Updated: Nov 10, 2020
I couldn't think of any other CEO that cared more for their team and acted accordingly. Yet, here I was sitting in a court room - accused of putting the health and safety of my staff at risk and facing serious penalties. How the ***** did I get here?!
Before I established a management consulting firm, I spent my entire career in the corporate sector. During my tenure as Managing Director of Citizen Watches, I received a phone call you hope to never receive. I was attending a Company conference in the USA when I was given the message to call my CFO in Australia immediately. I rang him and was told there had been an industrial accident in our Sydney office and a staff member was seriously injured. Little did I know that I was about to lose 3 valuable members of my team, face a potential blow to the company morale I had spent years trying to build and then find myself in court being prosecuted for breaching the Occupational Health and Safety Act. It was a nightmare situation I never imaged I would ever face and one that could have been avoided.
The incident occurred in the after-sales service department and involved a buffing machine used to prepare watch case backs for engraving. A female member of the support staff had approached the technician operating the machine intending to ask him a question. But contrary to Company policy and established work practice she failed to restrain her hair with one of the caps we provided. As she lent forward to engage him in conversation, the static electricity lifted her hair and it was caught by the machine. Within seconds, a large section of hair was ripped from her head along with part of her scalp.
The words ‘devastating’ and ‘horrific’ don’t even come close and within days of the accident we were being investigated by Work Cover. I returned to find the lead investigator had set up an office in the boardroom. The blood-spattered equipment could not be removed and remained where it was as a constant reminder and the walls of the boardroom were covered with photographs taken on the day. She was with us on an off for almost a month and interviewed every employee from the service department as well as the entire management team – one after another.
Now, I thought I understood the Occupational Health and Safety Act and believed we had it covered:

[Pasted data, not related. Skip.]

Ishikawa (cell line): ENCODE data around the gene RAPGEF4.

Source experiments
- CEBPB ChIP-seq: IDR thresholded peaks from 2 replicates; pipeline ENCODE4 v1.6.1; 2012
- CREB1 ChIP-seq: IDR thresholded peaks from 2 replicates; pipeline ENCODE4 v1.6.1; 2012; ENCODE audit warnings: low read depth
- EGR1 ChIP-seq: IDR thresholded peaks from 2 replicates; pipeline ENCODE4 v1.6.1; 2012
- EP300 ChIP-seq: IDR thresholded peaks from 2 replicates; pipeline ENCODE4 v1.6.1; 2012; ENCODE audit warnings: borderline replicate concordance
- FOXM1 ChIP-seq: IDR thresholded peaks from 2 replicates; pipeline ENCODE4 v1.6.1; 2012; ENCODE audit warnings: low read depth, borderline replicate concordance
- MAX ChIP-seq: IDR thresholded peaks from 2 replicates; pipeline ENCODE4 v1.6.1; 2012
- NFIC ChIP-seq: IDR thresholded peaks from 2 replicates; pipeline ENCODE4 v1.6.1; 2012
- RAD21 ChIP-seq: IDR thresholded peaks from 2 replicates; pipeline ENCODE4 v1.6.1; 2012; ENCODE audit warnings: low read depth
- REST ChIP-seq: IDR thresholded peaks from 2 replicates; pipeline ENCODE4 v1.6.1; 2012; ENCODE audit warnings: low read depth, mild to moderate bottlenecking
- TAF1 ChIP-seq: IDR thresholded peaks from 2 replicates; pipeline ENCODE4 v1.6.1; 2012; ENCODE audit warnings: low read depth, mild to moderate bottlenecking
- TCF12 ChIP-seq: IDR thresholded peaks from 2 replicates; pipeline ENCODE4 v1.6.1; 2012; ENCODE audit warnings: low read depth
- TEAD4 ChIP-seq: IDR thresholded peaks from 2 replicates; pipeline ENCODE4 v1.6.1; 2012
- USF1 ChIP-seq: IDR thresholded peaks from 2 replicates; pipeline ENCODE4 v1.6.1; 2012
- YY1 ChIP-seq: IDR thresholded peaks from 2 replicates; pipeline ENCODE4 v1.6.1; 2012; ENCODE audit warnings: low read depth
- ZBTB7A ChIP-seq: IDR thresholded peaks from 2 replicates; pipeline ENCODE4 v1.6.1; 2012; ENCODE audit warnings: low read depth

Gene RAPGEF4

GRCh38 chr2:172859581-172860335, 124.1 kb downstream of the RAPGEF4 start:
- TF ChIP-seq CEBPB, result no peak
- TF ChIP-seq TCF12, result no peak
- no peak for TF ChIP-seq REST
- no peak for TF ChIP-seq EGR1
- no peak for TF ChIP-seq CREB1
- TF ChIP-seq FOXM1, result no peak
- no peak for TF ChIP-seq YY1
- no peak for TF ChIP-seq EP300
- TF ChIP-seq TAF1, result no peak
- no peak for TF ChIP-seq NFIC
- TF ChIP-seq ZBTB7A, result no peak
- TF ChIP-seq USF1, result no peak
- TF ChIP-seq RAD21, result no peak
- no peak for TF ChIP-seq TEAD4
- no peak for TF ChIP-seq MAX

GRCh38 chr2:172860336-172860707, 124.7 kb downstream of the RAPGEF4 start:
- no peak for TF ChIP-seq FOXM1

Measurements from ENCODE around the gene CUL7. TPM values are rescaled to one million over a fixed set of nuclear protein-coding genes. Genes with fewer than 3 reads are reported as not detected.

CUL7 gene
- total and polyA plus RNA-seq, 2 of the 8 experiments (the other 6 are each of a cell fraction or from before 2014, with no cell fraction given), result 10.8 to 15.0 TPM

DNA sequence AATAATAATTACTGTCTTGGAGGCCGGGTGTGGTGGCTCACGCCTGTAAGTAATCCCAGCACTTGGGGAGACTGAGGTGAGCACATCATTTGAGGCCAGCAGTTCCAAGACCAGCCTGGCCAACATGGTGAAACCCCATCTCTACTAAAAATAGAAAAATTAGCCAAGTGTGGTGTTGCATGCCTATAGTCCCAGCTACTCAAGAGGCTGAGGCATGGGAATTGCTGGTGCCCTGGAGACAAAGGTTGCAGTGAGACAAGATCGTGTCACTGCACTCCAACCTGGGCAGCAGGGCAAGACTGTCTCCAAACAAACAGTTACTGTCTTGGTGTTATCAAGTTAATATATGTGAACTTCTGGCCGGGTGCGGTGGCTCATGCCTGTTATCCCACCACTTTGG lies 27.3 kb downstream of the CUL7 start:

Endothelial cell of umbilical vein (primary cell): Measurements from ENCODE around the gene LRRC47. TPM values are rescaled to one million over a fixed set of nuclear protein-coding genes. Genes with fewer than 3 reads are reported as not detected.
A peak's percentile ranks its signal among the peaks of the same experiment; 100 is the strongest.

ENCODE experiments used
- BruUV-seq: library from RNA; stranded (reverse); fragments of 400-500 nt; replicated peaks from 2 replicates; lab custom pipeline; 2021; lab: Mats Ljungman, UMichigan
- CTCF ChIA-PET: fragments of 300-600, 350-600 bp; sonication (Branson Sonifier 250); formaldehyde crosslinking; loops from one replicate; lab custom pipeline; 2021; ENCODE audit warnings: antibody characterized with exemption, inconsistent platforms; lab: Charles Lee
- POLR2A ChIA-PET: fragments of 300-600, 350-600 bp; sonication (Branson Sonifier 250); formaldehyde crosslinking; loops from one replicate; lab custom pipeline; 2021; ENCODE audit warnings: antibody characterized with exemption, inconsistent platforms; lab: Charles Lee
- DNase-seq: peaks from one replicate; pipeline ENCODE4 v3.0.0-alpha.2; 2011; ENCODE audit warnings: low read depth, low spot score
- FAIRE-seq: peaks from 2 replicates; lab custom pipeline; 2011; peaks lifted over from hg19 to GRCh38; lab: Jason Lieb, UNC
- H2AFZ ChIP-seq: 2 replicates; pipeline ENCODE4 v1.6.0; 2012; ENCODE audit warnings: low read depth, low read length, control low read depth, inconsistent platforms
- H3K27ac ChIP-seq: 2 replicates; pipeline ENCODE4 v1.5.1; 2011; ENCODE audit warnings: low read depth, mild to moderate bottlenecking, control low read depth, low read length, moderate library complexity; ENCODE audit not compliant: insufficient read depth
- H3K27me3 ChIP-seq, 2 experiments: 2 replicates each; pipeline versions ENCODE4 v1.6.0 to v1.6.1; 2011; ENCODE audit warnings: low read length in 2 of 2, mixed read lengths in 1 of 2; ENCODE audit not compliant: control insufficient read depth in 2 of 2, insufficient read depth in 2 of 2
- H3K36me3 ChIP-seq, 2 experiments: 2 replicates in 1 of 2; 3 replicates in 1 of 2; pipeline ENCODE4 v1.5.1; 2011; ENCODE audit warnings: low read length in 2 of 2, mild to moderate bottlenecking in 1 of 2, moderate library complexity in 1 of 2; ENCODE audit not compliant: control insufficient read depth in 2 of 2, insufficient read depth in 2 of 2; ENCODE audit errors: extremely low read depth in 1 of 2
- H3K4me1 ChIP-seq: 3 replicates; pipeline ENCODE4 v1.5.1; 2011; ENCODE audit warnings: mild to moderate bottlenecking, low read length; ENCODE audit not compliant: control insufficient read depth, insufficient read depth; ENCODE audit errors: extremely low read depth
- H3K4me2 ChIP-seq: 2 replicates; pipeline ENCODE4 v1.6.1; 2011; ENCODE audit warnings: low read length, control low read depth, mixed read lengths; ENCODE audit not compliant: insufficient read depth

We had an active OH&S Committee drawn from across the Company that held regular meetings with documented minutes.
We had purchased a professional OH&S package and made line managers responsible for delivering the structured training program.
We had a written policy that required the restraint of long hair in the service department as well as strict rules on who could operate this equipment and the distance limits that applied when it was in use.
According to her manager, the woman injured had attended formal training concerning this machine and had received a copy of the Company policy; something she denied. But, without a method of recording who had been trained and when this took place there was no proof of either and in legal terms this amounted to 'hear-say'. Unable to produce acceptable evidence to refute her claim there was no way to avoid a guilty verdict.
My personal appearance in Court, a letter expressing genuine remorse and specific undertakings of future measures (including building construction) made to the Court saved us from a highly possible 6 figure penalty. Although it didn’t save us from a guilty verdict, we were fortunate to be issued with a fine of $20,000 (the smallest amount possible under the Act at the time) and a warning. The Company now has a blotted copy book and should there be a future incident, then the penalties are likely to be significantly greater.
But, the real cost to the business was far more than the $20,000 fine and in fact a conservative estimate puts the cost close to and possibly more than $1 Million.
The disruption and effect on morale added 2 weeks to the turnaround time for repairs.
This was compounded by the loss of 3 valuable long-term members of the after-sales service team with over 40 years’ experience between them.
In addition to the injured woman, neither the technician nor the first responder ever returned to work due to the trauma they experienced.
As well as the fine there were significant legal costs, a civil claim for damages and a massive increase in our insurance premiums.
Then on top of this were the design and construction cost to make good on the promises made to the Court.
It’s only after a serious accident that the board of directors for most companies discover their legal obligations under the Occupational Health and Safety Act and the consequences. Since starting my own management consulting firm, I have shared this story with every client. By doing so I hope to prevent others from making the same mistakes.